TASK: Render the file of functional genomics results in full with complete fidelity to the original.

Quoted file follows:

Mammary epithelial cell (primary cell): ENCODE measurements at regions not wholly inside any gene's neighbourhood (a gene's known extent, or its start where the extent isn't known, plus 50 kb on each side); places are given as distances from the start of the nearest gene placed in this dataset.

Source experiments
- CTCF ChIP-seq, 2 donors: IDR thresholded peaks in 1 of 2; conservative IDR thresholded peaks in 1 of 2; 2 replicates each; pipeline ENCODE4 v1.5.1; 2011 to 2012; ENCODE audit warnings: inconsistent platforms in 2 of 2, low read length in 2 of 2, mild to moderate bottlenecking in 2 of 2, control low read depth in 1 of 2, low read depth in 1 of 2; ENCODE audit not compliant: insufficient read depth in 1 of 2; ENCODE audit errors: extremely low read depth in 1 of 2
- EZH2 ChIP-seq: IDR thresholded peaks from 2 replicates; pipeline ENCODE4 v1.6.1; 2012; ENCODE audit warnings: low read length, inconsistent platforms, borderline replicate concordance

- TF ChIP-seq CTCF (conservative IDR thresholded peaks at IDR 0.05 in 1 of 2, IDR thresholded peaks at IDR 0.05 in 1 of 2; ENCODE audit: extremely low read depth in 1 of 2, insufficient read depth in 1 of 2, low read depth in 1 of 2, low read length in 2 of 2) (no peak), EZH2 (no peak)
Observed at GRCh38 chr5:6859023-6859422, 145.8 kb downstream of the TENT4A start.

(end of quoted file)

Mammary epithelial cell (primary cell): ENCODE measurements at regions not wholly inside any gene's neighbourhood (a gene's known extent, or its start where the extent isn't known, plus 50 kb on each side); places are given as distances from the start of the nearest gene placed in this dataset.

Source experiments
- CTCF ChIP-seq, 2 donors: IDR thresholded peaks in 1 of 2; conservative IDR thresholded peaks in 1 of 2; 2 replicates each; pipeline ENCODE4 v1.5.1; 2011 to 2012; ENCODE audit warnings: inconsistent platforms in 2 of 2, low read length in 2 of 2, mild to moderate bottlenecking in 2 of 2, control low read depth in 1 of 2, low read depth in 1 of 2; ENCODE audit not compliant: insufficient read depth in 1 of 2; ENCODE audit errors: extremely low read depth in 1 of 2
- EZH2 ChIP-seq: IDR thresholded peaks from 2 replicates; pipeline ENCODE4 v1.6.1; 2012; ENCODE audit warnings: low read length, inconsistent platforms, borderline replicate concordance

- TF ChIP-seq CTCF (conservative IDR thresholded peaks at IDR 0.05 in 1 of 2, IDR thresholded peaks at IDR 0.05 in 1 of 2; ENCODE audit: extremely low read depth in 1 of 2, insufficient read depth in 1 of 2, low read depth in 1 of 2, low read length in 2 of 2) (no peak), EZH2 (no peak)
Observed at GRCh38 chr5:6859023-6859422, 145.8 kb downstream of the TENT4A start.